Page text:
While cardiac catheterization may be performed on an out-patient basis, a patient may require close monitoring following the procedure while remaining in the hospital for at least 24 hours. The patient will be instructed to rest in bed for at least eight hours immediately after the test. If the catheter was inserted into a vein or artery in the leg or groin area, the leg will be kept extended for four to six hours. If a vein or artery in the arm was used to insert the catheter, the arm will need to remain extended for a minimum of three hours.
The patient should expect a hard ridge to form over the incision site that diminishes as the site heals. Bluish discoloration under the skin at the point of insertion should also be expected but fades in two weeks. It is also not uncommon for the incision site to bleed during the first 24 hours following surgery. If this should happen, the patient should apply pressure to the site with a clean tissue or cloth for 10-15 minutes.
(Illustration by Argosy Inc.)


Similar to all surgical procedures, the cardiac catheterization test does involve some risks. Complications that may occur during the procedure include
  • cardiac arrhythmias (an irregular heart beat)
  • pericardial tamponade (a condition that causes excess pressure in the pericardium which affects the heart due to accumulation of excess fluid)
  • the rare occurrence of myocardial infarction (heart attack) or stroke may also develop due to clotting or plaque rupture of one or more of the coronary or brain arteries.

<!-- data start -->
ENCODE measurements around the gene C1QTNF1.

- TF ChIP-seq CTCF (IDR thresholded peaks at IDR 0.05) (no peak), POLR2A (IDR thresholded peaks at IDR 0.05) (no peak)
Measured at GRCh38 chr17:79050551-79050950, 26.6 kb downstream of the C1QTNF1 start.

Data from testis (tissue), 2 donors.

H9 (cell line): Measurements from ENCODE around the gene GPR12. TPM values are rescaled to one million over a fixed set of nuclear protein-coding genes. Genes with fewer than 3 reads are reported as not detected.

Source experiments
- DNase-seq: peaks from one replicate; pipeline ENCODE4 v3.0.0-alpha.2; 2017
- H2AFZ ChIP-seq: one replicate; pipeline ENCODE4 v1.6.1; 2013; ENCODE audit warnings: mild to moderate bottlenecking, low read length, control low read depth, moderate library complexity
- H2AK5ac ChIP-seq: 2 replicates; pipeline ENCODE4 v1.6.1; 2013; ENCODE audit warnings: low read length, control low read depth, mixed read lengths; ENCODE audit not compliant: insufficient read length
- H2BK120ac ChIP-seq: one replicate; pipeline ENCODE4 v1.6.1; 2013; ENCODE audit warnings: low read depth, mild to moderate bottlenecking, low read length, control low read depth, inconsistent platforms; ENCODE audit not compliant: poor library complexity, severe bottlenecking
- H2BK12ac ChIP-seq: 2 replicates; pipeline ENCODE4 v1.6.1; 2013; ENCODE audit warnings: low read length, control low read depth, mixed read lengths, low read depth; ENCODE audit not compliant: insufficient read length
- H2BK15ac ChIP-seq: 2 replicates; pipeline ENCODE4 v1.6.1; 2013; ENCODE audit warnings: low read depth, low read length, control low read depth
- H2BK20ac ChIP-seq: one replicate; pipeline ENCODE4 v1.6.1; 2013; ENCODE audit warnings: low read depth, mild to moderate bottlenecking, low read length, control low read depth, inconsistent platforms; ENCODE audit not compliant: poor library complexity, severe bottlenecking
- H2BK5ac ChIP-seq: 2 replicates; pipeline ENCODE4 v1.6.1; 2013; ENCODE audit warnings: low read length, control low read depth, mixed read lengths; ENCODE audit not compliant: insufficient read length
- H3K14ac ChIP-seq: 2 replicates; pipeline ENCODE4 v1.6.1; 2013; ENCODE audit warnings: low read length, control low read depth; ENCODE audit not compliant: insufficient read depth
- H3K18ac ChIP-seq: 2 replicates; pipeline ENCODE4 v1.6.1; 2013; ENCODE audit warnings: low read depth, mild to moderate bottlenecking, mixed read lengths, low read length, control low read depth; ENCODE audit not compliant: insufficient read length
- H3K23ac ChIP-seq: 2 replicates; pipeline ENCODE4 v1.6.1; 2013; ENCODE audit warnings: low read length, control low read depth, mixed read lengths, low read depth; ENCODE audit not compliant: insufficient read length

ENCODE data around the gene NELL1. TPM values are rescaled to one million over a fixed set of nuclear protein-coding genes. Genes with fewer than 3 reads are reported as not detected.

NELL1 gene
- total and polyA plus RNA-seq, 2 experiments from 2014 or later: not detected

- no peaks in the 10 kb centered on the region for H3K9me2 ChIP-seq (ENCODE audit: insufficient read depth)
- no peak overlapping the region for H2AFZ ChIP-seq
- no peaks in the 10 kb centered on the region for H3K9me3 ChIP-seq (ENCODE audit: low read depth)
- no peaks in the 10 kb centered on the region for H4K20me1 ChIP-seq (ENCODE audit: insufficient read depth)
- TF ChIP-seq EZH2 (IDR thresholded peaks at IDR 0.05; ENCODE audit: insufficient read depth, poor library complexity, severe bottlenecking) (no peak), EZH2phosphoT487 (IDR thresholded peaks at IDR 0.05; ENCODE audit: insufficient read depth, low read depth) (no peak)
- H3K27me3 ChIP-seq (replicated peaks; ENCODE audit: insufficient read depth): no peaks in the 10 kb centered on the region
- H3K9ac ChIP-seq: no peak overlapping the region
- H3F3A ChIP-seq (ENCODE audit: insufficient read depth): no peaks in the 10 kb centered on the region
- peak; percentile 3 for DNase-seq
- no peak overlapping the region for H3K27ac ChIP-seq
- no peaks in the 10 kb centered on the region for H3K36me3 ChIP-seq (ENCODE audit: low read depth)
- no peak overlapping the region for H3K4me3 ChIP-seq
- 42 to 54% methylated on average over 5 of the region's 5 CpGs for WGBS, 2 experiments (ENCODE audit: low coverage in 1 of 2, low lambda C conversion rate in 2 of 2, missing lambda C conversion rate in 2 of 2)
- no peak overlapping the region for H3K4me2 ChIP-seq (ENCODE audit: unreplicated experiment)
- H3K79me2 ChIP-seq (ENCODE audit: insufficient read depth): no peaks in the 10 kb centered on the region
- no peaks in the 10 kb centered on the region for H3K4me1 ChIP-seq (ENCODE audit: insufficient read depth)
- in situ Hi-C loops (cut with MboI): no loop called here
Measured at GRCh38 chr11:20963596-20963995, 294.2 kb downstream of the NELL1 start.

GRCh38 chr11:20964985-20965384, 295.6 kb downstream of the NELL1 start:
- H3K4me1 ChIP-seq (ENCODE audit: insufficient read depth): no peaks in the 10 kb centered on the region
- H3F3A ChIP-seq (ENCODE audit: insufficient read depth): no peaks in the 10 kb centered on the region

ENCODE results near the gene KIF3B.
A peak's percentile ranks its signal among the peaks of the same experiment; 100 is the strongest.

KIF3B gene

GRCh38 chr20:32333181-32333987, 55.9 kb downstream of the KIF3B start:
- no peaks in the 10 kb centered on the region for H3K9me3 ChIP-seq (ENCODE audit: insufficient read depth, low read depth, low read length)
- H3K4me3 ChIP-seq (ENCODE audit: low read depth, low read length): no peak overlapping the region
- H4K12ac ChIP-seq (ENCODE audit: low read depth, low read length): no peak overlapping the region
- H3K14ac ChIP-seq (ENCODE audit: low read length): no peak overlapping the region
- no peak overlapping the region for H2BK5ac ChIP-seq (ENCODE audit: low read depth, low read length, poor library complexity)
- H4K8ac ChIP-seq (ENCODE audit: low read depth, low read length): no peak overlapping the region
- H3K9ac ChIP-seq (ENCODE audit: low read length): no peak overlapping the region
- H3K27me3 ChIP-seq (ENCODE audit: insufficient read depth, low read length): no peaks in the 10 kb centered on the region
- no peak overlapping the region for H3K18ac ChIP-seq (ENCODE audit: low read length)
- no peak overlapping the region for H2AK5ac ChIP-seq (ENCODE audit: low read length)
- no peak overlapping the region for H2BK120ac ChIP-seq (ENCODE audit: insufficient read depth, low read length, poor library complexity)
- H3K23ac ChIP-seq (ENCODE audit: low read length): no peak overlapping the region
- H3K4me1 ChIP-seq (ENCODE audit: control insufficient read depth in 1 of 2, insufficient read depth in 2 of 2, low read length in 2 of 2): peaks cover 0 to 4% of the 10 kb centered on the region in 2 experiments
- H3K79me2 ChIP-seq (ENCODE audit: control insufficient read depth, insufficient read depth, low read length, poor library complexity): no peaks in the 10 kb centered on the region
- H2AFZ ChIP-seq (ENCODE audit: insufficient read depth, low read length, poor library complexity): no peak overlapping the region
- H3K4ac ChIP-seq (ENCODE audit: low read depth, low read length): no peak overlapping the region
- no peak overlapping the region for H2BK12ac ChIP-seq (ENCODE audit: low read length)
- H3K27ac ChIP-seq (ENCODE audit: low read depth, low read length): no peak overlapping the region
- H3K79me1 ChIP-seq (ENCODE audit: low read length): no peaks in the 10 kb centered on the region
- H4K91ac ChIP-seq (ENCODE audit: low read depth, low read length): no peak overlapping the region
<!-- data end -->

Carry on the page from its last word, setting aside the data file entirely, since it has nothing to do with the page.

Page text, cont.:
Before left-side catheterization is performed, the anticoagulant medication heparin may be administered. This drug helps decrease the risk of the development of a blood clot in an artery (thrombosis) and blood clots traveling throughout the body (embolization).
The risks of the catheterization procedure increase in patients over the age of 60, those who have severe heart failure, or persons with serious valvular heart disease.

Normal results

Normal findings from a cardiac catheterization will indicate no abnormalities of heart chamber size or configuration, wall motion or thickness, the direction of blood flow, or motion of the valves. Smooth and regular outlines on the x ray indicate normal coronary arteries.
An essential part of the catheterization is measuring intracardiac pressures, or the pressure in the heart's chambers and vessels. Pressure readings that are higher than normal are significant for a patient's overall diagnosis. The pressure readings that are lower, other than those which are produced as a result of shock, typically are not significant.
An ejection fraction, or a comparison of how much blood is ejected from the heart's left ventricle during its contraction phase with a measurement of blood remaining at the end of the left ventricle's relaxation phase, is also determined by performing a catheterization. The cardiologist will look for a normal ejection fraction reading of 60-70%.

Abnormal results

Cardiac catheterization provides valuable still and motion x-ray pictures of the coronary arteries that help in diagnosing coronary artery disease, poor heart function, disease of the heart valves, and septal defects (a defect in the septum, the wall that separates two heart chambers).